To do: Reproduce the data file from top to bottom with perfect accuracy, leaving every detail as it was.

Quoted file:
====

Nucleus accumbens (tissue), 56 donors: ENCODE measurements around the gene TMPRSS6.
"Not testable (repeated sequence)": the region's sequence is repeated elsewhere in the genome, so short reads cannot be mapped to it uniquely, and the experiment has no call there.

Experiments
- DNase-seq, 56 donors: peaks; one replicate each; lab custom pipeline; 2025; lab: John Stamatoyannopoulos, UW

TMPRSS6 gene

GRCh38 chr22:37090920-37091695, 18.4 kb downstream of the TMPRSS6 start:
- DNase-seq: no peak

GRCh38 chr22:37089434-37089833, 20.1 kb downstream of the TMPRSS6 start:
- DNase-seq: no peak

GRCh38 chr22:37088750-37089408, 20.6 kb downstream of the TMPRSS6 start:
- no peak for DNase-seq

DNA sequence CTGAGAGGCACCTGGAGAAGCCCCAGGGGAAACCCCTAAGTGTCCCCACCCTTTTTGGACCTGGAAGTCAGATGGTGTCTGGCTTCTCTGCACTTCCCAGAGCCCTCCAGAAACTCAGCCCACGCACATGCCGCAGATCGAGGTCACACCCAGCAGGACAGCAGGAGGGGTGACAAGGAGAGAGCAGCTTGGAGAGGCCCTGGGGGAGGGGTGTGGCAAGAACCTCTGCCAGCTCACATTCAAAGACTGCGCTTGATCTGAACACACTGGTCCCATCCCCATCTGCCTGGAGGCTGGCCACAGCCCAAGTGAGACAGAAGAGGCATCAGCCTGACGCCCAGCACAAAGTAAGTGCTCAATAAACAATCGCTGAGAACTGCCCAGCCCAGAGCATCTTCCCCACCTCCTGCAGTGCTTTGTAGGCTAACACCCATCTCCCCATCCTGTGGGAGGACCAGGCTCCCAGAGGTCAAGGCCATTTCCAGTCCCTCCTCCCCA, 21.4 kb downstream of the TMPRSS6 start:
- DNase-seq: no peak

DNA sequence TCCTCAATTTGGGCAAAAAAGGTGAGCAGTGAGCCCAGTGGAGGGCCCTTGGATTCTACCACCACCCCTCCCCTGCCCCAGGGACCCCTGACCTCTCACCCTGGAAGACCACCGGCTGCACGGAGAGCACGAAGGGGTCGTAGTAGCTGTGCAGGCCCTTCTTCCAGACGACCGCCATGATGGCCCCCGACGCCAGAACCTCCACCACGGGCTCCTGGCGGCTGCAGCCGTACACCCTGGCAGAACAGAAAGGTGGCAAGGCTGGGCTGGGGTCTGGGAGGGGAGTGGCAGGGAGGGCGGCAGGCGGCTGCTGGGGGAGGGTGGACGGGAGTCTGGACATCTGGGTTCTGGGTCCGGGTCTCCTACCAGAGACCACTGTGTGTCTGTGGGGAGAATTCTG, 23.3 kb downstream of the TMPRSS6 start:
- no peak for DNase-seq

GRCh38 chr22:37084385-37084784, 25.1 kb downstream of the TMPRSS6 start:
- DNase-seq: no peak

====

Nucleus accumbens (tissue), 56 donors: ENCODE measurements around the gene TMPRSS6.
"Not testable (repeated sequence)": the region's sequence is repeated elsewhere in the genome, so short reads cannot be mapped to it uniquely, and the experiment has no call there.

Experiments
- DNase-seq, 56 donors: peaks; one replicate each; lab custom pipeline; 2025; lab: John Stamatoyannopoulos, UW

TMPRSS6 gene

GRCh38 chr22:37090920-37091695, 18.4 kb downstream of the TMPRSS6 start:
- DNase-seq: no peak

GRCh38 chr22:37089434-37089833, 20.1 kb downstream of the TMPRSS6 start:
- DNase-seq: no peak

GRCh38 chr22:37088750-37089408, 20.6 kb downstream of the TMPRSS6 start:
- no peak for DNase-seq

DNA sequence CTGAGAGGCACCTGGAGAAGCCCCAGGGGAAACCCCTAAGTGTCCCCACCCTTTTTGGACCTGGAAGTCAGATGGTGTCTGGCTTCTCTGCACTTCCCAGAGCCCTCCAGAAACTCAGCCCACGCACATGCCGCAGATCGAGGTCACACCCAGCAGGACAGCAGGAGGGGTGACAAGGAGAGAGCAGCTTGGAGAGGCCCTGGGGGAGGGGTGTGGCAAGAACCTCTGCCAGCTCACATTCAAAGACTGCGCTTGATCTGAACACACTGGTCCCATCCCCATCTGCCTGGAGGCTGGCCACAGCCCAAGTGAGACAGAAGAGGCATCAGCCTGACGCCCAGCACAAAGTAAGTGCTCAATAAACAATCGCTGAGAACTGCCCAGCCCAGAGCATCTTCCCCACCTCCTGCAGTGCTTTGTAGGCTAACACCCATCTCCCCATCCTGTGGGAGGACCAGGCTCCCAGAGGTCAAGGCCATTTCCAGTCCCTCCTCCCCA, 21.4 kb downstream of the TMPRSS6 start:
- DNase-seq: no peak

DNA sequence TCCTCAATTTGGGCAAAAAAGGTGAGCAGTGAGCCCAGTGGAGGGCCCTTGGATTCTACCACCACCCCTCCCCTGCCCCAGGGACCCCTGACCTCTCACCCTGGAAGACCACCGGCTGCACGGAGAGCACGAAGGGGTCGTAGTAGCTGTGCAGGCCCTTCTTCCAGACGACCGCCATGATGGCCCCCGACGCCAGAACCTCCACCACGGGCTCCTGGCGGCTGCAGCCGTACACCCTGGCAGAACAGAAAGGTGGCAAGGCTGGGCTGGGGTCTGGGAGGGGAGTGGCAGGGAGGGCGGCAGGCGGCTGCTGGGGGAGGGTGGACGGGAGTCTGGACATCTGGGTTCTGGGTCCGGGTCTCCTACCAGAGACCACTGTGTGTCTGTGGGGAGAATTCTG, 23.3 kb downstream of the TMPRSS6 start:
- no peak for DNase-seq

GRCh38 chr22:37084385-37084784, 25.1 kb downstream of the TMPRSS6 start:
- DNase-seq: no peak